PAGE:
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Year : 2009  |  Volume : 22  |  Issue : 1  |  Page : 294

Home-based Health Care(HBHC): Are Women Caregivers at Risk? A Study of Busia and Teso Districts in Western Kenya

School of Public Health & Community Development, Maseno University, Maseno, Kenya

Correspondence Address:
R O Onyango
School of Public Health & Community Development, Maseno University, Maseno
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Source of Support: None, Conflict of Interest: None

PMID: 19953442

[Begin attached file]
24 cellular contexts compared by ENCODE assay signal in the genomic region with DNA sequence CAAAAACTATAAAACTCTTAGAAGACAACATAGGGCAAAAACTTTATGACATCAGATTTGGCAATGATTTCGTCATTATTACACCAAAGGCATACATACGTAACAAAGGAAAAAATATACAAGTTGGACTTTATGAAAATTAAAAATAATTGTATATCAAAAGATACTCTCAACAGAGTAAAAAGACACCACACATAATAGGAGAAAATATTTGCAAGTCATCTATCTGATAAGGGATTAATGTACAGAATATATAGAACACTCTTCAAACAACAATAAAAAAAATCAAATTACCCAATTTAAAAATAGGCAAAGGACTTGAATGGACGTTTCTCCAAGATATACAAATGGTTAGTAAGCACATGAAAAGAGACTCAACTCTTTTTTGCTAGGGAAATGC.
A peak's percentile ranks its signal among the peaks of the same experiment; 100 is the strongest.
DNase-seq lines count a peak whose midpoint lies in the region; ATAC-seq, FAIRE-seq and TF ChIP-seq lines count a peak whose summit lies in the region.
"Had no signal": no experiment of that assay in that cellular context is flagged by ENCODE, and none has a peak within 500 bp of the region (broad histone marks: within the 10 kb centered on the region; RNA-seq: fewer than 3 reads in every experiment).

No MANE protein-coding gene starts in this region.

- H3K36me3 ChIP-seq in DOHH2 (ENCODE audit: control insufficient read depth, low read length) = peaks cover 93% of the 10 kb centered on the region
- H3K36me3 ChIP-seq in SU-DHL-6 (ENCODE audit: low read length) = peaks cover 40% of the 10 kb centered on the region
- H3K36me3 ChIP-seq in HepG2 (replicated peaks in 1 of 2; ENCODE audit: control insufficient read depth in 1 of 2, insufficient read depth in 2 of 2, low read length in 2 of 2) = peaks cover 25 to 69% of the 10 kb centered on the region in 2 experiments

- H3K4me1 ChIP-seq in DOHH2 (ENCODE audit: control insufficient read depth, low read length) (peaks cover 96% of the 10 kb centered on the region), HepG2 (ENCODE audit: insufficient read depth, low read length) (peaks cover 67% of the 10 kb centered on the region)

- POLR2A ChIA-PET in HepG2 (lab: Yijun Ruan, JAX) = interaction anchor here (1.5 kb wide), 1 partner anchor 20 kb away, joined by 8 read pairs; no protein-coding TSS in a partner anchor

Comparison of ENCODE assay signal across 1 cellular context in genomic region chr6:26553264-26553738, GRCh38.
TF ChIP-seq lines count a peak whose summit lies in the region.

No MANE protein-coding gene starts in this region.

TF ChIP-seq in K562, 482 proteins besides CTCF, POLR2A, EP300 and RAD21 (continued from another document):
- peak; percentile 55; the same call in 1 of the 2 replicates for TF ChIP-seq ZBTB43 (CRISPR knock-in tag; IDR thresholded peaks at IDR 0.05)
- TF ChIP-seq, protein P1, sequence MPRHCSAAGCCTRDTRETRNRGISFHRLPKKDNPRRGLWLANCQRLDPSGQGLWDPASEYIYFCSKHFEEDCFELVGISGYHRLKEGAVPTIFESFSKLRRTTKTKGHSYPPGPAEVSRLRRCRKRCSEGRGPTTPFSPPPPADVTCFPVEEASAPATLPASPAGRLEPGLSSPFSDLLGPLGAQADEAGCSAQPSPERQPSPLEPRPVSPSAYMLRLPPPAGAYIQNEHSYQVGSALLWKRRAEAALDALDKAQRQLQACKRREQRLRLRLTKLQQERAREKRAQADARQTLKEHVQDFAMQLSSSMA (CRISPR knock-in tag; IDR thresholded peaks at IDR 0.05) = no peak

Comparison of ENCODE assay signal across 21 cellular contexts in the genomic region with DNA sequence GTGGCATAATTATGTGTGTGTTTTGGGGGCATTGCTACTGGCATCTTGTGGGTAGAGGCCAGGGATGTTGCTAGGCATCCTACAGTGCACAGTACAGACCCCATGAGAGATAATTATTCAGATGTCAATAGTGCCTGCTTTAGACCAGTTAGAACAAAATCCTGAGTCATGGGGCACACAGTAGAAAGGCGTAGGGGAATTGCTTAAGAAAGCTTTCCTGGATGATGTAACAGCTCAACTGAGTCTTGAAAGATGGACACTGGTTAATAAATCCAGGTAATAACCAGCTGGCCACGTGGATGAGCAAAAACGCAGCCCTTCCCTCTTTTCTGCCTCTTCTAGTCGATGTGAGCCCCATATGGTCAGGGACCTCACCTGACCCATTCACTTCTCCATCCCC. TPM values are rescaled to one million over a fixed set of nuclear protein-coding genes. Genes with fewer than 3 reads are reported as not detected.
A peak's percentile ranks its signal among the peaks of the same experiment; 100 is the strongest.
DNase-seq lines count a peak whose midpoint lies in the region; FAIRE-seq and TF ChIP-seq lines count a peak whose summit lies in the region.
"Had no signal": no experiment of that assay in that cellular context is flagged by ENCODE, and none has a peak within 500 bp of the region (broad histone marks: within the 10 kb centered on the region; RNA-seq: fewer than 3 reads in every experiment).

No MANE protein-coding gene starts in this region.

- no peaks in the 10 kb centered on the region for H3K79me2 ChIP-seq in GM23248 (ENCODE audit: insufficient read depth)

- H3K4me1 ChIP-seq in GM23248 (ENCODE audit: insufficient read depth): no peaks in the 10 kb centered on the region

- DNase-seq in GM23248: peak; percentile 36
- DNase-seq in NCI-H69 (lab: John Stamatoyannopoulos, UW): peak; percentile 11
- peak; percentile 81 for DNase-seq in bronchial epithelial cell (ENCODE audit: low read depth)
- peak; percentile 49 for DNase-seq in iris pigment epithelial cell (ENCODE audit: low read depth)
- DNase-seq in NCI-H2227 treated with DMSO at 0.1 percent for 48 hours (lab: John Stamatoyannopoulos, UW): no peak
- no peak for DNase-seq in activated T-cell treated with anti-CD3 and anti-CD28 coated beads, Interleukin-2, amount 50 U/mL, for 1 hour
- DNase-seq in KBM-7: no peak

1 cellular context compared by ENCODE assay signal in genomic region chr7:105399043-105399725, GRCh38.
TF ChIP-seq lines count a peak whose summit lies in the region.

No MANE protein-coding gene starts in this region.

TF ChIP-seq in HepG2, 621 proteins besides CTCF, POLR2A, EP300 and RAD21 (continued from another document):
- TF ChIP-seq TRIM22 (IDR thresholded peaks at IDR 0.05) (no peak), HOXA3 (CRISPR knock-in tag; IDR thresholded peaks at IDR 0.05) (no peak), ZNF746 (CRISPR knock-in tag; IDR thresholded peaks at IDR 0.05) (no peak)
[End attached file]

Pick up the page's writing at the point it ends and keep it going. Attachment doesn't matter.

Context: Most caregivers of people living with HIV/AIDS (PLWHA) in rural Kenya are women. In resource-limited situations, this can be a challenging and risky responsibility. Objective: Assess the risk factors to which home-based caregivers are exposed. Setting: Study of Home-based Health Care (HBHC) activities done in the Busia and Teso Districts of Western Kenya, with 824 patients under HBHC, from April 2004-April 2005. The Ministry of Health HBHC Policy in 2000 reduced bed-occupancy in Government Health facilities. Consequently, many AIDS-Related-Infections (ARI) patients, upon discharge, were nursed by relatives. Methods: Relevant information reviewed and data collected using: questionnaires; personal and key informant interviews (KII); and observation of caregivers' working conditions and protective measures. Results: The majority of home caregivers were women. Most caregivers (85%) were unaware of risks involved in PLWHA caregiving. Fifty-two percent had chest pains and coughs, 55% skin infections and 24% tuberculosis. Over 8% were found to be HIV+ upon testing at the Voluntary Counselling and Testing (VCT) clinic. Conclusions: Women, and sometimes young children, assume the caregiving burden. Ignorance of risks and non-use of protection may predispose these caregivers to infections. Results point to the need for advocacy to improve the working conditions of home-based caregivers by primary health care policy makers. Finally, because the caregivers were sexually inactive, the caregivers that were HIV+ attributed their infections to nursing PLWHA.

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